According to reports, the Securities and Exchange Board of India (SEBI) has urged that prominent public personalities such as celebrities and athletes should not support crypto goods. In addition, according to the regulator, companies that place advertisements for cryptocurrency must also include a statement regarding potential legal violations.

Ayushman Khurana and Ranveer Singh, and some others, have previously promoted crypto companies such as CoinDcx and CoinSwitch Kuber.

When members of the Parliamentary Standing Committee on Finance questioned officials on several elements of cryptocurrency, SEBI stated its position. The regulator subsequently provided a thorough written response, claiming that because crypto goods are unregulated, famous public personalities should not be utilized to advocate or advertise crypto items.

The Finance Ministry has also requested feedback from the regulator and has provided rules from the Advertising Standards Council of India (ASCI).

The buzz began in the United States before spreading to India. Two powerful personalities were sued for misleading investors about uneducated cryptocurrency. Following the debacle, the obvious question arose. Are Indian superstars at risk in the same way? The use of any popular figure’s voice for advertisements/endorsements is also not permitted. SEBI made it very clear in its statement on cryptocurrency. If the celebrity fails to follow the law, it might breach the Consumer Protection Act.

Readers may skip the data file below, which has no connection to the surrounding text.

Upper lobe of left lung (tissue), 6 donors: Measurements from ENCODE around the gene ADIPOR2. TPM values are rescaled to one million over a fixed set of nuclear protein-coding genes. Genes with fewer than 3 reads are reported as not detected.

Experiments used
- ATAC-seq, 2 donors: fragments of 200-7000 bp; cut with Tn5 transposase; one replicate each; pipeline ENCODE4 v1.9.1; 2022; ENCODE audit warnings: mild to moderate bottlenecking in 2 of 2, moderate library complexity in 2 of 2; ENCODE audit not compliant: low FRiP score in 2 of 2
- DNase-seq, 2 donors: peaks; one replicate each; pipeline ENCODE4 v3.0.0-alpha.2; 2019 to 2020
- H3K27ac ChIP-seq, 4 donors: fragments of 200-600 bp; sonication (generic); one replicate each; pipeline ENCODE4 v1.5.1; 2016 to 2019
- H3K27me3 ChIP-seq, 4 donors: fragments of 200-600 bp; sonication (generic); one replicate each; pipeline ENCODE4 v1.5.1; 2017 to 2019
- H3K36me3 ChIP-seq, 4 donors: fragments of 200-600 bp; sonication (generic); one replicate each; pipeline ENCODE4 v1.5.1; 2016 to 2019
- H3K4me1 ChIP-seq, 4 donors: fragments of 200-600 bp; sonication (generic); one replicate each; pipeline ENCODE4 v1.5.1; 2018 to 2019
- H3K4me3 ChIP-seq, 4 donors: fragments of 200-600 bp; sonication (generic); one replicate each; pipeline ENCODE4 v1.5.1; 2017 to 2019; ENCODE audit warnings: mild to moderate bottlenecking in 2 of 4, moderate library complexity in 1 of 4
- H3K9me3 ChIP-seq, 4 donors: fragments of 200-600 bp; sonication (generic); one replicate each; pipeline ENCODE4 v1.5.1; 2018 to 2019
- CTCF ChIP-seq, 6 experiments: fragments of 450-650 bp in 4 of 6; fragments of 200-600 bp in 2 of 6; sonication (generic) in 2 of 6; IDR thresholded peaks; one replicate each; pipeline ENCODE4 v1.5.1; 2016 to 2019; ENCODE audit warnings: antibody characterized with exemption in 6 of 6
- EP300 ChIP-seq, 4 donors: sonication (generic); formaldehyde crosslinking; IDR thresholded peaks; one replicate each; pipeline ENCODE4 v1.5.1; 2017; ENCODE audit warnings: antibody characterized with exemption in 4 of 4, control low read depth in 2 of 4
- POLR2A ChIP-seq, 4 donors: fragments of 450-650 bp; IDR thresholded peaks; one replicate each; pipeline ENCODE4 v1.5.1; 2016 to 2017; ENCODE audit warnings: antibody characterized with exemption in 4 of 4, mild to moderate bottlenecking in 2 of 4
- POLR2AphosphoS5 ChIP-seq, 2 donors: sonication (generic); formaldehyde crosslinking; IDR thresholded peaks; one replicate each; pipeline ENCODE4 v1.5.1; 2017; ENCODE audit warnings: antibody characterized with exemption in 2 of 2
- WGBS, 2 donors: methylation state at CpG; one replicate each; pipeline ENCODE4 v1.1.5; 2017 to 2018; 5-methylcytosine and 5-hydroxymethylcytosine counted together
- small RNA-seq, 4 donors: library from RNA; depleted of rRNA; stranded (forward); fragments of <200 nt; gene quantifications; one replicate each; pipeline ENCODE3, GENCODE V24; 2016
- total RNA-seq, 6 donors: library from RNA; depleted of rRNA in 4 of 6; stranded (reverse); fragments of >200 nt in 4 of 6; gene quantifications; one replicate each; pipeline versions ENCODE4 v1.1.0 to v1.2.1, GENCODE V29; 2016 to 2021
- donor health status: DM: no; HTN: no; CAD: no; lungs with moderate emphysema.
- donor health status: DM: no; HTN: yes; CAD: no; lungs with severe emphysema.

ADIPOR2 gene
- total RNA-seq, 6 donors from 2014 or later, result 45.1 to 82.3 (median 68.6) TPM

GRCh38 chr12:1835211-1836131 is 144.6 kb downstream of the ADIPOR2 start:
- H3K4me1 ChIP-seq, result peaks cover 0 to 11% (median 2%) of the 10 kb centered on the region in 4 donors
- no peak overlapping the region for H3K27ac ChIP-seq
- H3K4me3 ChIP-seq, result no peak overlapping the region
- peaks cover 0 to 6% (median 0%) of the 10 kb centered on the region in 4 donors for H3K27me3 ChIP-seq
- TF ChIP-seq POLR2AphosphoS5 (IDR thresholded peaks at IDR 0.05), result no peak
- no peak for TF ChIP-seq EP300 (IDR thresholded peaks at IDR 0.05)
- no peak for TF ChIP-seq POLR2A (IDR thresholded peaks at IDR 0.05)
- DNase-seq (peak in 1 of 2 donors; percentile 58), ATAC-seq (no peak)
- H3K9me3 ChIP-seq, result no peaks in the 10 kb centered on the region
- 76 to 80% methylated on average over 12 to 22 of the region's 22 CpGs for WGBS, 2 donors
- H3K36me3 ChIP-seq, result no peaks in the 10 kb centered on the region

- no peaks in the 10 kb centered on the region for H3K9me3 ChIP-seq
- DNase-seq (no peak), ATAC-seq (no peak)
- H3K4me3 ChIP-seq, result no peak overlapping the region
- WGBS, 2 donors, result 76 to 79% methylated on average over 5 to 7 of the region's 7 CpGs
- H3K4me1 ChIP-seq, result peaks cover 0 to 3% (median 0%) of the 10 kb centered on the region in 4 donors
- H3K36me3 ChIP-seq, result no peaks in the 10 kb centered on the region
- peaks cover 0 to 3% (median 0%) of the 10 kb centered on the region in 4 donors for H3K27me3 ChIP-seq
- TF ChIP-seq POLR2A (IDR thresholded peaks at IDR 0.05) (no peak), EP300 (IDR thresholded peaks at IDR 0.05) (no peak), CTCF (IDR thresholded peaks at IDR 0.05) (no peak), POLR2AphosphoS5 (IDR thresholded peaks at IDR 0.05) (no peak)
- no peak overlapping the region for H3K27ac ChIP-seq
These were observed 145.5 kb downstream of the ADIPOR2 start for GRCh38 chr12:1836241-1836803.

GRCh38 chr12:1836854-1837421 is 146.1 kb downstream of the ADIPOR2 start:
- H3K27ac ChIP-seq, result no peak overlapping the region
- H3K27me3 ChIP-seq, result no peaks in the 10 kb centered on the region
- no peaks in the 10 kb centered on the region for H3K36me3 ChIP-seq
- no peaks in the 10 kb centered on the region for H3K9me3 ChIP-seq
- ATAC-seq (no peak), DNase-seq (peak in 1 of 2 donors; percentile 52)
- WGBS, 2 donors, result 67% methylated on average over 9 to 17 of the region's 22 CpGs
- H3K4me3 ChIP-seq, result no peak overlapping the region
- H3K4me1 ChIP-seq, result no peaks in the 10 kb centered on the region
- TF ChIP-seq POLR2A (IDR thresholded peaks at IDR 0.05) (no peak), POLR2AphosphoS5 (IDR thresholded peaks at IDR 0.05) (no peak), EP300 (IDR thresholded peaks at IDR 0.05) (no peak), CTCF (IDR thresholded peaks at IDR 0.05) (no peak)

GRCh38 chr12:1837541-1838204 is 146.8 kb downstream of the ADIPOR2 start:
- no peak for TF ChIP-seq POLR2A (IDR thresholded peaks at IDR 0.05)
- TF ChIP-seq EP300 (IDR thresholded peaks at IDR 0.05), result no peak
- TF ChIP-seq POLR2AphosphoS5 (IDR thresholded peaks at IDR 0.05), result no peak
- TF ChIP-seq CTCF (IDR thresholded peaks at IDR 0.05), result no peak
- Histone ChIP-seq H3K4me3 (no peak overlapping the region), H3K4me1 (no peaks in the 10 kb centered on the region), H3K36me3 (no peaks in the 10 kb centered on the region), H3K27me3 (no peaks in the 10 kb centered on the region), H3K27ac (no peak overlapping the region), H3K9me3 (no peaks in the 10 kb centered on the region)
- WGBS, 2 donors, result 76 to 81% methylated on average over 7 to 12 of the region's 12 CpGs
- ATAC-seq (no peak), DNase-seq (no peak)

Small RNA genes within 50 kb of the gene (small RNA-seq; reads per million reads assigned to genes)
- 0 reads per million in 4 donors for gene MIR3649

ASCI lacks the jurisdiction to prohibit celebrities from promoting any items. That authority is solely vested in the government. However, the group’s principles are seen as a blueprint to follow in order to defend Indian consumers’ values with the aim of self-regulation in the advertisement.

ASCI issued new standards in February 2022 requiring crypto advertisements to include disclaimers. The recommendations went into effect on April 1, 2022.

Celebrities must be cautious, according to ASCI. Because prohibiting or not is not in our preview, it is not a position ASCI can or has taken.” Manisha Kapoor, CEO of the Advertising Standards Council of India (ASCI), said.

The Consumer Protection Act of 2019 places the burden of due diligence on celebrities for statements made in all advertisements. If the advertisement is deemed defective and deceptive, the CCPA (Central Consumer Protection Authority) has the authority to order it be removed or amended.

The CCPA can also fine a celebrity endorser up to ₹ 10 lakh for the first incident of a false or misleading commercial, and fines can reach ₹ 50 lakh for multiple cases of inaccurate and misleading statements in advertising.

It may also bar celebrities from promoting other items for up to three years. “No endorser shall be subject to a penalty if he/she has taken reasonable care to check the validity of the claims made in the advertising about the product or service being promoted by him/her,” it says.

The Consumer Affairs Ministry is also anticipated to complete the Consumer Protection Act’s standards for preventing deceptive marketing soon.